Does Ewell get enough credit for Cross Keys?

Jamieva

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Recently read a book that covered Cross Keys as part of the overall story of Port Republic. Of course we talk about Stonewall's Valley Campaign, and Cross Keys is a Confederate victory. However, Ewell was basically on his own on the day of the battle and making all the tactical decisions. Jackson had been at Port Republic with the other part of the Valley army and came briefly to consult with Ewell.

I get the impression that when talking about Ewell's accomplishments during the war, most scholars and posters here focus on his tenure in corps command, but his performance at Cross Keys was quite good in a semi independent command.

Thoughts?
 

rpkennedy

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Recently read a book that covered Cross Keys as part of the overall story of Port Republic. Of course we talk about Stonewall's Valley Campaign, and Cross Keys is a Confederate victory. However, Ewell was basically on his own on the day of the battle and making all the tactical decisions. Jackson had been at Port Republic with the other part of the Valley army and came briefly to consult with Ewell.

I get the impression that when talking about Ewell's accomplishments during the war, most scholars and posters here focus on his tenure in corps command, but his performance at Cross Keys was quite good in a semi independent command.

Thoughts?

I tend to agree. People forget that he was an outstanding division commander under Jackson but he gets overlooked because he was gone for so long and missed some of the AoNV's most memorable battles (Antietam, Fredericksburg, and Chancellorsville).

Ryan
 

Virginia Dave

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Here is a little more information on the battle.

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jackt62

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I've recently re-read Douglas Southhall Freeman's book, "Lee's Lieutenants." Freeman gives a load of credit to Ewell's leadership during the Valley Campaign and including the engagement at Cross Keys, while Jackson was dealing with Tyler's force the next day at Port Republic. Overall, Ewell was a critical commander during the Valley Campaign; his later less effective Corps command however, seems to get most attention.
 

Jamieva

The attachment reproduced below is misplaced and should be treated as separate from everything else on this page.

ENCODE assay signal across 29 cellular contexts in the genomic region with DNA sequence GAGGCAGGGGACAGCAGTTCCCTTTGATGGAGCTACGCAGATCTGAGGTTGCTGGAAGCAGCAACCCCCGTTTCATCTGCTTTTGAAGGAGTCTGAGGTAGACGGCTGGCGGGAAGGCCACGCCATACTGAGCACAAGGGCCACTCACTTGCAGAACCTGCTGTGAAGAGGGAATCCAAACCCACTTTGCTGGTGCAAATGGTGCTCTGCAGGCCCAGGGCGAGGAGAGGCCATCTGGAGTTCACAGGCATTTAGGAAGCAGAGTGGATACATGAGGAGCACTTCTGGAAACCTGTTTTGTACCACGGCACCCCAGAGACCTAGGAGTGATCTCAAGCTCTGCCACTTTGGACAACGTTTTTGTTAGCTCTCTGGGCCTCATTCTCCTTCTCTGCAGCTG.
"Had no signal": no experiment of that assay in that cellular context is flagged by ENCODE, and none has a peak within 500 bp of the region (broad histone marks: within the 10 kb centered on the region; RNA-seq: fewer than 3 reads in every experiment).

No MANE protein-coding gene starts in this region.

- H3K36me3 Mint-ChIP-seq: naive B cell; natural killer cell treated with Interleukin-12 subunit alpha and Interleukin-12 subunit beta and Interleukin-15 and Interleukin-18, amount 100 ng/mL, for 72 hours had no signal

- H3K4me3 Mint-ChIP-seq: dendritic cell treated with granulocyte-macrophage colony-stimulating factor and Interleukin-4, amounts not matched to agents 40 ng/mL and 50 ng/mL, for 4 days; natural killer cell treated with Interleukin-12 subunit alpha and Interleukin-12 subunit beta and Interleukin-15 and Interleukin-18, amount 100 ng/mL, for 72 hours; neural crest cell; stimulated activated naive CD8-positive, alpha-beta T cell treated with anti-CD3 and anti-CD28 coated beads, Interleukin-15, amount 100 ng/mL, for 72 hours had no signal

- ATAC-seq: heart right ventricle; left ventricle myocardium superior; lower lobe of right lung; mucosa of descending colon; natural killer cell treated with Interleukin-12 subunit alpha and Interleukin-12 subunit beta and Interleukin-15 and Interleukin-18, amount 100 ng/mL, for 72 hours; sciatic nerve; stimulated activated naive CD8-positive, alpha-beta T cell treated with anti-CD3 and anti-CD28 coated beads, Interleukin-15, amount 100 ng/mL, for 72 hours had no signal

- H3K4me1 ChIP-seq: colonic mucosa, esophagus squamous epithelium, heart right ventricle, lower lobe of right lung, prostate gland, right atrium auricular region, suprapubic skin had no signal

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I've recently re-read Douglas Southhall Freeman's book, "Lee's Lieutenants." Freeman gives a load of credit to Ewell's leadership during the Valley Campaign and including the engagement at Cross Keys, while Jackson was dealing with Tyler's force the next day at Port Republic. Overall, Ewell was a critical commander during the Valley Campaign; his later less effective Corps command however, seems to get most attention.

Agreed and that is why I brought it up, I think Ewell really does get the short end of the stick in regards to his pre wounding command work.
 

Stone in the wall

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The best compliment would be the fact that Jackson had high confidence in Ewell's leadership during the Valley Campaign.
Often overlooked, Jackson had enough confidence to try and put Ashby and his troopers under the control of the ex dragoon.
 

bdtex

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Good thread. I don't know much about the Valley Campaign. I always learn something from threads like this.
 

AA484

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If you ever go to Cross Keys and stand on the Ewell's position, I believe you will agree that it was "a position of uncommon strength" as the Fremont said.
I went there for the first time last month. The foliage made it difficult to see but the strength of the position was still very easy to ascertain. That's the downside of visiting battlefields during the spring and summer months but I like to see it how "they" saw it.
 

nc native

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Before his wound that necessitated the loss of his leg, General Ewell did an excellent job handling his division during the Valley Campaign and earned the trust of Stonewall Jackson which was not a easy thing to do. Ewell may have saved the day at Port Republic
with his timely reinforcement of Jackson's line just when it seemed it would break during Tyler's counterattack.

Richard Ewell was one of the first, if not the first Confederate general to propose arming black troops and using them to fight in the Confederate Army. After First Manassas, he told Jefferson Davis he would recruit, train and even lead black troops in battle if he were allowed to do so. Davis just brushed Ewell's idea off to the determent of the Confederacy as the war wore on and the North's numbers and material began to grind the South down.
 

Jamieva

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Good thread. I don't know much about the Valley Campaign. I always learn something from threads like this.

There are 2 major books that cover the entirety of the campaign if you want to do some reading. The original one was Stonewall in the Valley by Robert Tanner. However, that work is told overwhelmingly from a COnfederate perspective and sources. A more balanced work is Cozzens' Shenandoah 1862 which I just recently read.
 
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